Changing Behavior Real Key to Stopping AIDSWESLEY J. SMITH
One of my most searing experiences was moving to San Francisco in mid 1992 at the height of the AIDS catastrophe.
It soon became clear to me that the licentious culture of SF was at odds with true AIDS prevention. This was confirmed for me one day as I was walking near the Castro District and was stunned to see a sex club open for business. I was infuriated. All around me were people dying horribly of AIDS, the pronounced suffering of which I had experienced at close quarters as a volunteer for Project Open Hand. And yet, at ground zero for a killer disease most often passed sexually, public orgies were allowed and supported by the political establishment on the pretext that it would be easier to get people to use condoms by requiring it in such open settings.
At about this time, to ensure that people could still enjoy the fruits of the sexual revolution, while reducing the infection rate, the patently false term "safe sex" was coined to describe sex with a condom. The only truly safe sex is that engaged in by mutually monogamous uninfected partners. Today's term for intercourse with a condom is "safer sex," an even more pronounced misnomer, as if that were safer than truly safe sex. But in the reality of naked biology, sex with a condom is, at best, less safe sex, with unprotected intercourse with other than with a mutual monogamous uninfected partner, being unsafe sex.
A piece in the Public Square feature of FT today gets into this conflict between changing behavior and reducing risk in more detail, focusing mostly on Africa, where it shows that promoting more responsible behavior over (but not exclusive of) condom use, dramatically reduced the rates of infection in Uganda and Kenya. From "Reducing Risk, Increasing AIDS," by Matthew Hanley:
Uganda practiced ABC, focusing first on A (abstinence), B (be faithful), and only then advocating C (condom use), which we have discussed here previously. But as Hanley notes, that success didn't sit well with many in the AIDS establishment, who insist that risk reduction should be the primary focus. When Uganda listened, rates began to increase again.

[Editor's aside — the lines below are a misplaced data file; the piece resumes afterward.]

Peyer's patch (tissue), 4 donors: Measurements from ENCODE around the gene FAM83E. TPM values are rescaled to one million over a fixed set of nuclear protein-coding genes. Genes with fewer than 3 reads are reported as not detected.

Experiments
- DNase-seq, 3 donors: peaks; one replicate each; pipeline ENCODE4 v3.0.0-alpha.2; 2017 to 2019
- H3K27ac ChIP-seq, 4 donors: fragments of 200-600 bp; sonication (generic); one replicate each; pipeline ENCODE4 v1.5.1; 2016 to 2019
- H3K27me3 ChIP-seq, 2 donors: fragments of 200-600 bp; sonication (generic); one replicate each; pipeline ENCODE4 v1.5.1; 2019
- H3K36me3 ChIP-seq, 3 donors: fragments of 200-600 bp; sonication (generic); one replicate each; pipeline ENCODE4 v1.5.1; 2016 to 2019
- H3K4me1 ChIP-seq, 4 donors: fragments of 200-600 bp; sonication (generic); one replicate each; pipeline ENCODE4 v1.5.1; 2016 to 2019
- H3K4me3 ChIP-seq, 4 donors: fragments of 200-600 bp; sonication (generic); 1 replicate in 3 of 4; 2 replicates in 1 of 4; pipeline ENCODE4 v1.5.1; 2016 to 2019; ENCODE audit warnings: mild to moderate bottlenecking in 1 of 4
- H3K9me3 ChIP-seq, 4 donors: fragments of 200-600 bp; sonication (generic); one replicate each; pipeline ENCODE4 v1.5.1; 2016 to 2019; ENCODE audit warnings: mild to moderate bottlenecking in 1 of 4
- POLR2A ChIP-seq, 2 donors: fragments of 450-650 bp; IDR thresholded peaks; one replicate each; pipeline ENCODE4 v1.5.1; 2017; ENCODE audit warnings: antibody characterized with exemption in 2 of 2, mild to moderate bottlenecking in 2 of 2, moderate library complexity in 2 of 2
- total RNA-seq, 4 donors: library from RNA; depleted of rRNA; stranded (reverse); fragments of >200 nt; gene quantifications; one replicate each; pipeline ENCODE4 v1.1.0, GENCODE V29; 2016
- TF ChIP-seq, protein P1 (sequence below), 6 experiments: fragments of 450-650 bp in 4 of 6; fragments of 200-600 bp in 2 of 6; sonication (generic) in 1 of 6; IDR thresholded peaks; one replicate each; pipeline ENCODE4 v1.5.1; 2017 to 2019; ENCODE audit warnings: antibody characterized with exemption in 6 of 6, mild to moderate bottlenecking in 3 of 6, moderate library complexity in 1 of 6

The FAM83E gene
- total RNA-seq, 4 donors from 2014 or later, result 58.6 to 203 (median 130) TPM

Hanley describes why risk reduction without concomitant behavioral shifts, won't work:
We see the truth of Hanley's advocacy in the USA, where despite the great increase in condom use, the new HIV infection rate has not gone down, but remains level at about 40,000 per year, with some 15,000 people still dying each year from the disease. If the current treatments cease to be effective, we will see a return to the community killing horrors of San Francisco circa 1992.
This has nothing to do with sexual morality. It is about public health and personal safety. That a post like this is very politically incorrect, I think, tells us a great deal about the appalling state of our first priorities.
Wesley J. Smith. "Changing Behavior Real Key to Stopping AIDS." Secondhand Smoke (June 23, 2010).
This article is reprinted with permission of the author, Wesley J. Smith.
Secondhand Smoke is where Wesley J. Smith blogs. He describes it as "Your 24/7 Seminar on Bioethics and the Importance of Being Human".
Wesley J. Smith, a senior fellow at the Discovery Institute, is an attorney and consultant for the International Task Force on Euthanasia and Assisted Suicide and a special consultant to the Center for Bioethics and Culture. He is an international lecturer and public speaker, appearing at political, university, medical, legal, bioethics, and community gatherings across the United States, Canada, Europe, South Africa, and Australia. j
Copyright © 2010 Wesley J. Smith
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